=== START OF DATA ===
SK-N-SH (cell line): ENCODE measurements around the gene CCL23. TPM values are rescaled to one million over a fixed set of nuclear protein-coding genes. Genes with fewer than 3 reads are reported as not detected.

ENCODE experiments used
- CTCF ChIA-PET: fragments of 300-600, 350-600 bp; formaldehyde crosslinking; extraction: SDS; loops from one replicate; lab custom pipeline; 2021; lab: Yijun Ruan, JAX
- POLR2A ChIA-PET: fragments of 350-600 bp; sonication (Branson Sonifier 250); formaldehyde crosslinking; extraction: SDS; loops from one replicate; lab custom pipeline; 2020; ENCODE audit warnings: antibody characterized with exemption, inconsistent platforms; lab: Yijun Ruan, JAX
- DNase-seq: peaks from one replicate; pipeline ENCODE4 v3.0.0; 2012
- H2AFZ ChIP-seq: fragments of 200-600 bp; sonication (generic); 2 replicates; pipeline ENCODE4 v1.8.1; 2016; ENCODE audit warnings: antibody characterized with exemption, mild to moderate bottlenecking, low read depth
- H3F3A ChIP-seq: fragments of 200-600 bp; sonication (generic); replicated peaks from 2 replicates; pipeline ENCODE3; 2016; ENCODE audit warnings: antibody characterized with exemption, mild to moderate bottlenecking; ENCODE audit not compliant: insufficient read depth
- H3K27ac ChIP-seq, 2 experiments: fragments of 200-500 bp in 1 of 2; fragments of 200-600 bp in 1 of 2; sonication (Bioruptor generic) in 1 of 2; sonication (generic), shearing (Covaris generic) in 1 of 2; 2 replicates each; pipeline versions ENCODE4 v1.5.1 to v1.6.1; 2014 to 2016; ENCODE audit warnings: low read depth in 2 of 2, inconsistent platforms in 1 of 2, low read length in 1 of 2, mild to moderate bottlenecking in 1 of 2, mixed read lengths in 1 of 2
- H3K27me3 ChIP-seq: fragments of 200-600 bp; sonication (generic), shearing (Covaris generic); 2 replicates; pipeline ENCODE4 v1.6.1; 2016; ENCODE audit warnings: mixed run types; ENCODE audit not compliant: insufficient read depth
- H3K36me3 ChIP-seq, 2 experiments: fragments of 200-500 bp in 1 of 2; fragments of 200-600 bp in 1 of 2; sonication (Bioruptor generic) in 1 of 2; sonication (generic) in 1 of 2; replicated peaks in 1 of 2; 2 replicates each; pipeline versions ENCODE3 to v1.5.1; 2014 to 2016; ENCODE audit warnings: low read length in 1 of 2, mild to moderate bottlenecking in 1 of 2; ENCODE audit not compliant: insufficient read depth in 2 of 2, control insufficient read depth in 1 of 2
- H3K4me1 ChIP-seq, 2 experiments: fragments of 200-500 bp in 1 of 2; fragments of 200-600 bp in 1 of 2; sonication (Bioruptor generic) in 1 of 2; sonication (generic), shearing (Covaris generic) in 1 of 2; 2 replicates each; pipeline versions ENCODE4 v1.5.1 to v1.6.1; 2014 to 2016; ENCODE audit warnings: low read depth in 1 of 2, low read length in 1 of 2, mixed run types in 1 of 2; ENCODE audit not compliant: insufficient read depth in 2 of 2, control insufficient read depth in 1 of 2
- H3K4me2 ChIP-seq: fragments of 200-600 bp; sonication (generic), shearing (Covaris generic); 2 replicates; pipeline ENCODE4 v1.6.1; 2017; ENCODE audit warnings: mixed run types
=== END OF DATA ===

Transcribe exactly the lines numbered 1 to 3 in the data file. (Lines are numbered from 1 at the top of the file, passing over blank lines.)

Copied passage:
SK-N-SH (cell line): ENCODE measurements around the gene CCL23. TPM values are rescaled to one million over a fixed set of nuclear protein-coding genes. Genes with fewer than 3 reads are reported as not detected.

ENCODE experiments used
- CTCF ChIA-PET: fragments of 300-600, 350-600 bp; formaldehyde crosslinking; extraction: SDS; loops from one replicate; lab custom pipeline; 2021; lab: Yijun Ruan, JAX